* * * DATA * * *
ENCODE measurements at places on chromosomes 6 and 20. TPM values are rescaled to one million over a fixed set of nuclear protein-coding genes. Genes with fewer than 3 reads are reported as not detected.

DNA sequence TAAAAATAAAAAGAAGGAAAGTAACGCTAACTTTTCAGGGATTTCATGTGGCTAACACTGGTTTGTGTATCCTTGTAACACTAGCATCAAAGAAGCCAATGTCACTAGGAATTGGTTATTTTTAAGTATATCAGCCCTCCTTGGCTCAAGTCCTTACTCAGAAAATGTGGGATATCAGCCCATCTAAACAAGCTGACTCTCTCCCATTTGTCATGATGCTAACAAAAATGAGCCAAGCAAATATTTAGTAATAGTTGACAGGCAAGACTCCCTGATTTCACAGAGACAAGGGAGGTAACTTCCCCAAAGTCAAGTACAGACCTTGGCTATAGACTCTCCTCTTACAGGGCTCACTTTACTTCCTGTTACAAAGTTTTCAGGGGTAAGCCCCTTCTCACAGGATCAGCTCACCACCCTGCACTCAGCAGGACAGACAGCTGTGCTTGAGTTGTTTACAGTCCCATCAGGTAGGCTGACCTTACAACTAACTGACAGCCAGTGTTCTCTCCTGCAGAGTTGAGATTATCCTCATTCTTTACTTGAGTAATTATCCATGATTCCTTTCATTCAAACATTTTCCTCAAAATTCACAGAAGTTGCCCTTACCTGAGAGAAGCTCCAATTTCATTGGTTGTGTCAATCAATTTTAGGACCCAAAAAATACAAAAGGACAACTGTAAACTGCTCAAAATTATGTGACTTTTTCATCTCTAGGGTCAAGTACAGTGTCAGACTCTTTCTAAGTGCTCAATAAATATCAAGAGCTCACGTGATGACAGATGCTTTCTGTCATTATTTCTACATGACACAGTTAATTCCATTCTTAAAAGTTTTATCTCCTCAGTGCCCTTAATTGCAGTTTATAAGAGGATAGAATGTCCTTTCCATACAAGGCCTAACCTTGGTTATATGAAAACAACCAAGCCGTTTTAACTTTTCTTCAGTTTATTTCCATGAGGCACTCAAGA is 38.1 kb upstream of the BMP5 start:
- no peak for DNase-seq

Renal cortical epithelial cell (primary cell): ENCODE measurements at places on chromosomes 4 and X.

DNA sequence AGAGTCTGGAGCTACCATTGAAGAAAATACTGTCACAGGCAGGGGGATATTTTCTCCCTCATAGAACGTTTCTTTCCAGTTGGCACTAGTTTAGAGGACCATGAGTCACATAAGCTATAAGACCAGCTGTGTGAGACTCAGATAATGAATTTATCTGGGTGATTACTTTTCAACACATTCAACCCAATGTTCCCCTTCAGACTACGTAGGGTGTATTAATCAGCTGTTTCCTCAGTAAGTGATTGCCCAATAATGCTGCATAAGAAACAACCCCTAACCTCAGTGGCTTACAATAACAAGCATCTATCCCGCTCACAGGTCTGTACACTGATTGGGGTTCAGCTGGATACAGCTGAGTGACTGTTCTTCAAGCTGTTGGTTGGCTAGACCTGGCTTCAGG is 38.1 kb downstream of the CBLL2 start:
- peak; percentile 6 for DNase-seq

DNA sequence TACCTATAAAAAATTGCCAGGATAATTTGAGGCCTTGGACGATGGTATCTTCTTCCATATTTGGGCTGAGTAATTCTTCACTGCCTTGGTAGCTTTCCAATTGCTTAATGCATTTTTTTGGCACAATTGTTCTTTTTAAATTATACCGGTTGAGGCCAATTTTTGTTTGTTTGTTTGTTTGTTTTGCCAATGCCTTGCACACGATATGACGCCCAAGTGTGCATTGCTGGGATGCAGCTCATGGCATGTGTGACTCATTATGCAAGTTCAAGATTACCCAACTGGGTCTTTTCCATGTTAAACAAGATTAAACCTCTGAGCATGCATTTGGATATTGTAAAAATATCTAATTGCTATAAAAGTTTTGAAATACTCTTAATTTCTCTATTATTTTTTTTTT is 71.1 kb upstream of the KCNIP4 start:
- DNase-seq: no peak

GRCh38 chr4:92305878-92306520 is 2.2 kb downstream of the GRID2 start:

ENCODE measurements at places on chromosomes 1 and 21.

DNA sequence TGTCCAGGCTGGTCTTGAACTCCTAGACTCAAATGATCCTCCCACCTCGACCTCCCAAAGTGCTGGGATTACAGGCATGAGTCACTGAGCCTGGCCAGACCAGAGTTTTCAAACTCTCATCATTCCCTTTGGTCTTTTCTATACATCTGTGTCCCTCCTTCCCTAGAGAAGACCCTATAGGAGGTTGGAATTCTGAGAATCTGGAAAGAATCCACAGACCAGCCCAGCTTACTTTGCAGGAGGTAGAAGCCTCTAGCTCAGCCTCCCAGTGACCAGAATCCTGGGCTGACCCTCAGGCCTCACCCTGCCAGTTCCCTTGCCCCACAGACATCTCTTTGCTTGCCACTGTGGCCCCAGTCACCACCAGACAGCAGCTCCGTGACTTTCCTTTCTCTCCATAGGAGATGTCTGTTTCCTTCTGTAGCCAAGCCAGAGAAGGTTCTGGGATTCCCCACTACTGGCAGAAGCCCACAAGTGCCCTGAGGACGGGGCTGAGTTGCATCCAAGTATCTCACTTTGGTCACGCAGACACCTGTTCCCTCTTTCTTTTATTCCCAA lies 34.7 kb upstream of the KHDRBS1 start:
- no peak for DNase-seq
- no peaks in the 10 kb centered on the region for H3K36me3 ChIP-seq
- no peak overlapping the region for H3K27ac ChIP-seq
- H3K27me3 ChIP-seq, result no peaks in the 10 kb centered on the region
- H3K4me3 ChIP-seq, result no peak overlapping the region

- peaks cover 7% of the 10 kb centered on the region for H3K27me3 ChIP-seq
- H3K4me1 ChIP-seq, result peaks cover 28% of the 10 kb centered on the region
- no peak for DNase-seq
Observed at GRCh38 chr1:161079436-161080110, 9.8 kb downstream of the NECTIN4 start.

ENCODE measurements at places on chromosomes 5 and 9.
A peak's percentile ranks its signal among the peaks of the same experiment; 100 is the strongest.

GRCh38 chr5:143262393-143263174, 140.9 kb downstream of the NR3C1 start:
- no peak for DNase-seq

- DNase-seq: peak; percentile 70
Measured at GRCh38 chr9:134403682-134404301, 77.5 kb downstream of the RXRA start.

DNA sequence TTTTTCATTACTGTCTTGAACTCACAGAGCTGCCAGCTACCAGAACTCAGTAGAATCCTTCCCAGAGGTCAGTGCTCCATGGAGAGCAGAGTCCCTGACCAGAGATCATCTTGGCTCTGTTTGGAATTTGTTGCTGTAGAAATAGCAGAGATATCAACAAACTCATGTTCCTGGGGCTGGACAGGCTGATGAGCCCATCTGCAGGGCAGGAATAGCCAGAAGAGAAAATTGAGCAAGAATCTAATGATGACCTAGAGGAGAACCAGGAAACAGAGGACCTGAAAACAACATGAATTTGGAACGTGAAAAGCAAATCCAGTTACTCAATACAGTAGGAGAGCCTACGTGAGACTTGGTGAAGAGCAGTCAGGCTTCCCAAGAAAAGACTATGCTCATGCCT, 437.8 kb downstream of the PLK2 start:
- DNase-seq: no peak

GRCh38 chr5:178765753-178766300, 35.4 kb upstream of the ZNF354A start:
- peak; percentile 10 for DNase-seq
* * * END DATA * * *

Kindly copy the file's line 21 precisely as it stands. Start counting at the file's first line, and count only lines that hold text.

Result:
ENCODE measurements at places on chromosomes 5 and 9.